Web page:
These saints, sages and spiritual gums are enlightened people. They talk in terms of practical perception. They preach and restore eternal verity. They gratuitously impart eternal knowledge to lift mankind out of body-mind consciousness to remove layers of ignorance that envelope our being. They do not state any new doctrine. Kapildeva, son of Devahuti, believed to be an incarnation of Lord Krishna, said, ‘The symptoms of a sadhu are that he is tolerant, merciful and friendly to all living entities. He has no enemies, he is peaceful, he abides by the scriptures and all his characteristics are sublime.’ He is most compassionate towards all fallen souls. 1-le is a well-wisher of all creatures, human beings and animals alike. According to Padma Purana, there are 8,400,000 life forms and the soul (atma) is the same in all of them. Lord Krishna says in Bhagavad Gita, The humble sage, by virtue of true knowledge, sees with equal vision a learned and gentle Brahman, a cow, an elephant, a dog and a dog-eater.’

Such saints and sages should play the role of our teacher. A true guru, in fact, has been equated with God. It is said: ‘Gurur Brahma, Gurur Vishnu, Gurur Devo Maheshwara, Gurusakshat Parabrahma, Tasmeye Shri Gurudev Namaha’ (The guru is Brahma, Vishnu and Mahadeva. The guru is indeed the very Brahman, the Impersonal Absolute form of God). Looking at the importance of guru, a special day in a year is marked in the Hindu calendar to remind the succeeding generations of the vital need of gurus in our lives. The day is known as Gum Purana. For ashrams and maths and the spiritual centres, it is a great day. Gum denotes a person who causes a shift in perception and consciousness. Some people are suddenly traumatised. Something happens that shocks them and they ask, ‘Why me?’ And the guru tells them that this is their karma. One guru will tell us that he will take us to paradise where there is no pain. But there is no such paradise. Life will always have a quota of pain. A true guru is one who makes us realise this reality.

They have taught us that human beings are fundamentally and essentially divine in nature. However, the divinity in man is shrouded and veiled by the endless chain of thoughts and desires. From among the different ways suggested by each religion to reach the divine, the one that has truly endured the test of time is meditation. The tranquility that one experiences in meditation is not to be treated as a mere psychic phenomenon. It is an inner experience affecting the cognitive, affective and the appetitive aspects of the human person. It leads one to be in touch with the inner core of one’s being, the source of one’s strength and vitality, the antarayamin or the inner spirit as the religions would sustain one’s life against all odds, to view reality in a holistic perspective and to interact with each other in more humane manner.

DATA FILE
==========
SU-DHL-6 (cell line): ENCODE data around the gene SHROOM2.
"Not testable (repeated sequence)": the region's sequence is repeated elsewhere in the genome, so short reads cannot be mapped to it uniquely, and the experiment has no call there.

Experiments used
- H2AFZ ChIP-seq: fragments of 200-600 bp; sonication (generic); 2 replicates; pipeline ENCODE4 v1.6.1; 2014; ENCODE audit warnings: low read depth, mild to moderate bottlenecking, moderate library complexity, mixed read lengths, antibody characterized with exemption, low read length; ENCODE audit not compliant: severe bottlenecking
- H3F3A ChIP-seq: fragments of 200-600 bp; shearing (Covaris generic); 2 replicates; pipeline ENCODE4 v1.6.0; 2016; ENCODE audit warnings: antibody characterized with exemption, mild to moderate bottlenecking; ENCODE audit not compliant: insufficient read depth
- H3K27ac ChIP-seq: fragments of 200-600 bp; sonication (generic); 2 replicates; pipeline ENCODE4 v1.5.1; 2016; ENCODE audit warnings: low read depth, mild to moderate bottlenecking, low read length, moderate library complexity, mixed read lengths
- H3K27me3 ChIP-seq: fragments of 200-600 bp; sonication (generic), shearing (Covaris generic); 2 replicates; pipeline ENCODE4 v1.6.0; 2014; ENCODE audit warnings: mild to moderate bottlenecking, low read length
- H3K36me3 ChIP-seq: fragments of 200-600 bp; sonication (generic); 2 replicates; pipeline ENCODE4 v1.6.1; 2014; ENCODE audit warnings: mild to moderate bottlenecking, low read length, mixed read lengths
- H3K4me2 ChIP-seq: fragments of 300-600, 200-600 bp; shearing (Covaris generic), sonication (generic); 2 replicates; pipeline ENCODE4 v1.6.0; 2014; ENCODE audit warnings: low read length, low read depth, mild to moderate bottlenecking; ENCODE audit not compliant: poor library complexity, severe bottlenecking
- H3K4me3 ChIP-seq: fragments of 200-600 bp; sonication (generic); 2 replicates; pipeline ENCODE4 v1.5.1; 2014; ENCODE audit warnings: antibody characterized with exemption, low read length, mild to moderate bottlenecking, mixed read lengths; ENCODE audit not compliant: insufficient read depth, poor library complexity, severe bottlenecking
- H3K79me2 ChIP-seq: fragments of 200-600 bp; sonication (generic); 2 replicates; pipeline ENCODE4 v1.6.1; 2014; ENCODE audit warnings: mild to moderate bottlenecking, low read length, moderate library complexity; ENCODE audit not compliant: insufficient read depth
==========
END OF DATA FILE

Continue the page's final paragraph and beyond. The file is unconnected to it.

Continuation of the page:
Although the higher purpose of spirituality taught by all such saints, sages and spiritual gums is to attain moksha (liberation), on the practical side it teaches one tolerance and forbearance, to accept more readily life as it comes and to cope with adversities and tragedies. It also brings us peace by helping us control our mind, senses, desires, greed and attachments and freeing ourselves of negative emotions. The quality that we emulate most from them is to be compassionate to one and all. Such enlightened people are supposed to lead us to the right direction, otherwise we can deviate.

After a carefully study of the lives and teachings of many saints and sages, I have selected ten to make this book, Saints & Sages in the series Creative’s Indians, handy and affordable to people in general. The essays reflect the creative thinking of different religious faiths to tell us that we are off springs of the same Almighty and it is essential to live in peace and harmony. I bow to them all and believe that by presenting their lives and teachings I should be able to disseminate their message further to people at large. If I succeed in this mission, I should feel myself greatly rewarded as compensation for the efforts made by me in putting them together. I would like to thank Rupa & Company for undertaking this publication with a view to help me in disseminating the message of these holy people. My wife, Mrs Asha Ahuja, also deserve my thanks for cooperating with me. My thanks are also due to various other people who helped me in one way or the other in my endeavours.


Preface vii
Buddha 1
Mahavira 11
Adi Sankaracharaya 22
Sant Kabir 33
Guru Nanak 43
Swami Dayanand Saraswati 53
Sai Baba of Shirdi 69
Swami Vivekananda 84
Ramana Maharishi 99
Mother Teresa 111
Bibliography 121